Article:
I know. Sometimes it seems like we’ll never get to the point, but here we are. It’s 1815, the Napoleonic Wars are over, and imported grain has made its way back into the country, knocking the price down. The farmers who stepped in and patriotically grew more grain are patriotically stepping up and complaining about the loss of what was effectively a monopoly.
Who are we talking about when we talk about farmers? Most importantly, large landowners, and it’s the aristocracy who own most of the land. The only respectable way to be rich is to make your money from land. Below them, though, and still in the category are the farmers who rent from them or who own smaller amounts of land. But it’s the large landowners who matter, because they have the political clout, so when they tell the government to get off its hind end and protect them from these unpatriotic imports, the government duly gets off its hind end and passes the Corn Laws, which tax imported grain so that it’s no longer cheaper than patriotic British grain.
Hold onto that thought while we look at the kind of country the government’s governing.
The end of the war brings several changes in addition to the danger of grain prices falling. For one, former soldiers have come home and a lot of them can’t find work. In England’s textile towns, wages fall but the taxes that were introduced to support the war don’t, they walk into the peacetime years like zombies.
The country enters a postwar depression.
Britain’s also turning from a rural country into an industrial one. Huge numbers of people who can’t make a living in the countryside pour into the cities, desperate for work. The cities aren’t prepared to house them, though, and people are packed in on top of each other. Sanitation verges on nonexistent. That’s not, strictly speaking, relevant, but helps us understand what life was like, so let’s leave it in. Wages, hours, and working conditions in the factories (and elsewhere) are terrible, and strikes are illegal: The Combination Acts mean you’re risking three months in prison if you and your co-workers walk off the job in any organized way, or even if you prepare to. Or even, as they say in Texas, if you’re fixin’ to get ready to prepare to.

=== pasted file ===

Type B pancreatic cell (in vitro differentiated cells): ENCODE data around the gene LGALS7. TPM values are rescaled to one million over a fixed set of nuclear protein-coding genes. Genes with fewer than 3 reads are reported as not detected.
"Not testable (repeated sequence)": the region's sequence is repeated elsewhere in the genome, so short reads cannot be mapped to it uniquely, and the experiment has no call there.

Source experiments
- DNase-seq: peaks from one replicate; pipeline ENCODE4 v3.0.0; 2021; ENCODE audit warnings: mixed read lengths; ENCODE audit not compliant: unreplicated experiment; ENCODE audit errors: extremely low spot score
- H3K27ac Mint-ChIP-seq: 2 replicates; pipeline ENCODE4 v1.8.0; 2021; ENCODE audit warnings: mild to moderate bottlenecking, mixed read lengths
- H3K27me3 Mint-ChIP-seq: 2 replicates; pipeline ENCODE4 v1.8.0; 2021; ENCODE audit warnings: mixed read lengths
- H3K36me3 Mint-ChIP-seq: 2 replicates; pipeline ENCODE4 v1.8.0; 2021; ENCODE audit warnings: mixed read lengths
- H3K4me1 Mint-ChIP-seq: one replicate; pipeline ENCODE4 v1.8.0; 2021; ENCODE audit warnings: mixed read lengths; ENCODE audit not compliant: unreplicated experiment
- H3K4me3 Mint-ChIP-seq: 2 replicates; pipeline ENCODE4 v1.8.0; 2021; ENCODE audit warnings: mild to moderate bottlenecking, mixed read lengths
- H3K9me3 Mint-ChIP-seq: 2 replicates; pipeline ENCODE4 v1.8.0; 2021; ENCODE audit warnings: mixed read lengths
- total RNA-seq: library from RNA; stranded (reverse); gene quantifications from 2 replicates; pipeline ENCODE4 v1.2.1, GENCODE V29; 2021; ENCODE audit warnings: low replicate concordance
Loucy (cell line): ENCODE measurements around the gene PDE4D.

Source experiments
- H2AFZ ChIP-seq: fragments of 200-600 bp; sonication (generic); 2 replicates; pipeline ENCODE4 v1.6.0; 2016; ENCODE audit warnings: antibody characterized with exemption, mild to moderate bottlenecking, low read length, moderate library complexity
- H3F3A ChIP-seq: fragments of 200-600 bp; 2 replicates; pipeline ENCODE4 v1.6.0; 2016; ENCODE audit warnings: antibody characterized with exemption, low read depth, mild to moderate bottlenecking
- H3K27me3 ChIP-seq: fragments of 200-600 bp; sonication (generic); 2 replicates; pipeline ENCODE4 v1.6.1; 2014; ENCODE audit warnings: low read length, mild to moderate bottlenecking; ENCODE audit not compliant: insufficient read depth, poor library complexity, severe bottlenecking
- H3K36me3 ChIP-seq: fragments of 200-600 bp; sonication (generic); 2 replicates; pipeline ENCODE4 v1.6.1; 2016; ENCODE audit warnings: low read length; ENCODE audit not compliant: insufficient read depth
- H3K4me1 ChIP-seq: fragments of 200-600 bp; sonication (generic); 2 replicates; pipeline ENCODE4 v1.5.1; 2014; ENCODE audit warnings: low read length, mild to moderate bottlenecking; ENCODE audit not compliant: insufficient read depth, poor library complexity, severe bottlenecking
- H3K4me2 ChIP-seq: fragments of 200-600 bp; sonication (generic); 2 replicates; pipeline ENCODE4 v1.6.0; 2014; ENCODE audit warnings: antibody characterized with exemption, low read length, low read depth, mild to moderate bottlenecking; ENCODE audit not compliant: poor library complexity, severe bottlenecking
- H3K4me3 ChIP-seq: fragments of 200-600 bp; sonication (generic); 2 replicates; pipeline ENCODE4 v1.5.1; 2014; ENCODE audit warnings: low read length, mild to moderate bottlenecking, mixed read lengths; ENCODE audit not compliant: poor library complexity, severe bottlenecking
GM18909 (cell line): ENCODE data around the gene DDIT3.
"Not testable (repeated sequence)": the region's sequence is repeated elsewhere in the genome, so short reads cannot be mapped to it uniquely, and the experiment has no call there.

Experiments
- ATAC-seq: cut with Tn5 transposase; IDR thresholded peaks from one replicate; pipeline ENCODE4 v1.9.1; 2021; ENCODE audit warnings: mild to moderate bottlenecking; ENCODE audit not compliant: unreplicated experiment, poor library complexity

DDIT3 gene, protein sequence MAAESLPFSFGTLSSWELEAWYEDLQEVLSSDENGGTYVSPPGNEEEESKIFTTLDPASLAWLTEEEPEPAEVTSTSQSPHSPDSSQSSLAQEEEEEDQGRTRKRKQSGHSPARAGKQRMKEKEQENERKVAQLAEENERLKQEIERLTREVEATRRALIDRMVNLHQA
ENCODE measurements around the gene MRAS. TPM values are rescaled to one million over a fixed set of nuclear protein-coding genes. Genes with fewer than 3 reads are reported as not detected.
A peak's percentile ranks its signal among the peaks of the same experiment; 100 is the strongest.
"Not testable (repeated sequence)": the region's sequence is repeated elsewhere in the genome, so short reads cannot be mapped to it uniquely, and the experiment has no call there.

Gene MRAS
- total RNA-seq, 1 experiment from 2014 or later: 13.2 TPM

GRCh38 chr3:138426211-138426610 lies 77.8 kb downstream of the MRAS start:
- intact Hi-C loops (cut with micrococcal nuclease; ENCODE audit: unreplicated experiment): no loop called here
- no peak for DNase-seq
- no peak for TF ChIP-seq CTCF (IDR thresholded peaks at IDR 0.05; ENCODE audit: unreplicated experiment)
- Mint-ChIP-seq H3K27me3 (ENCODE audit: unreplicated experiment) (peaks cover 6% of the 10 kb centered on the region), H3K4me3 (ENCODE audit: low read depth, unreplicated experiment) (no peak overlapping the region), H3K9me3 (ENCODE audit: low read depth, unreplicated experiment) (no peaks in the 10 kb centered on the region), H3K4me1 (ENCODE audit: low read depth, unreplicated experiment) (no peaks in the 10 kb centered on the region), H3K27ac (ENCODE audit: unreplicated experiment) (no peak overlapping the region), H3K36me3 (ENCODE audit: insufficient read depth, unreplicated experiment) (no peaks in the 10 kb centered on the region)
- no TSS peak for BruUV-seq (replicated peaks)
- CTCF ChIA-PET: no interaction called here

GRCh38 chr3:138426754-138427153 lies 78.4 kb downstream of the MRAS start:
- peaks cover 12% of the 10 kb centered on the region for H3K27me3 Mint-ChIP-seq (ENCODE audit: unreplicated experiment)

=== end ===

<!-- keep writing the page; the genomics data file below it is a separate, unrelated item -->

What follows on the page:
You’re still welcome to quit your job individually and go starve somewhere if you like.
No, I’m not being dramatic. People live close enough to the margin that we’re often talking about eating or not eating. Or ending up in the workhouse, which sets you a very small step above starvation.
When the 1816 harvest is bad, grain prices go up and food’s in short supply, but the government doesn’t get off its hind end for this, because people who can’t afford bread don’t have political power. The Corn Laws keep the price of imports high.
Food riots break out. They’re one of the few channels discontent can pour itself into.
Petitions are legal, though, and between January and August 1842 the House of Commons is the lucky recipient of 467 of them against the Corn Laws. They carry a total of 1,414,403 signatures. The Commons also receive 1,953 petitions in favour, carrying 145,855 signatures. In case that went over your head, that’s fewer signatures for the laws than against, but they’re better signatures, with pricier accents, so they carry more weight.
The Corn Laws are a focus of demonstrations as well. Two examples:
In 1817, a hunger march left Manchester for London. The marchers were called Blanketeers, and the march was broken up along the way. Only one marcher reached London to hand in their petition, but since he’s reported to have two very different names, he may be mythical.
Repeal of the Corn Laws was also one of the demands of the rally on St. Peter’s Field, which became known as the Peterloo Massacre. https://notesfromtheuk.com/tag/voting-rights/